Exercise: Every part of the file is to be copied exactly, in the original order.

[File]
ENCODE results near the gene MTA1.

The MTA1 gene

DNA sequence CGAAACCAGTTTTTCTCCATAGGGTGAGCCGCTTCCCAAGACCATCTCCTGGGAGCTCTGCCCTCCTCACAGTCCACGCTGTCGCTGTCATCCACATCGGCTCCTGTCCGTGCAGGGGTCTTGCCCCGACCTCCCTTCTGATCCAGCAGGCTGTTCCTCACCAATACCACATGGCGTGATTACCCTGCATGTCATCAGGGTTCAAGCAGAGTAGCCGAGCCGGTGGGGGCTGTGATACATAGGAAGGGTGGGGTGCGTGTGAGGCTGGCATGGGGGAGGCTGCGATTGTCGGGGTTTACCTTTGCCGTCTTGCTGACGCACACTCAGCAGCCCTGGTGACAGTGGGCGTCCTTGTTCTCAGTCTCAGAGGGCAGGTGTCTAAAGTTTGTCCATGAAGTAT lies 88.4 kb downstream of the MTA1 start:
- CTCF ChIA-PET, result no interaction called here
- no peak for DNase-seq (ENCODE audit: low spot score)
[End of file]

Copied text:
ENCODE results near the gene MTA1.

The MTA1 gene

DNA sequence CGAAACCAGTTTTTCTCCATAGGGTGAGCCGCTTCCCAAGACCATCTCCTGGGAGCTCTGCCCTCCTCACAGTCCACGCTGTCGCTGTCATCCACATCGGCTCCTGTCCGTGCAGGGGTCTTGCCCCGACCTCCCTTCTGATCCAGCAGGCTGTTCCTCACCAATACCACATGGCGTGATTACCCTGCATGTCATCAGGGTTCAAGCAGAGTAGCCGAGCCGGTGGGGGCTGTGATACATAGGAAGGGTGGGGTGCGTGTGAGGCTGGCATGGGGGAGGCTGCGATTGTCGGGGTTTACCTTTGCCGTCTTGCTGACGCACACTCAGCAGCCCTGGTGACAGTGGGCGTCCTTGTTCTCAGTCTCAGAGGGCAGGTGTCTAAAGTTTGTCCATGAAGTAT lies 88.4 kb downstream of the MTA1 start:
- CTCF ChIA-PET, result no interaction called here
- no peak for DNase-seq (ENCODE audit: low spot score)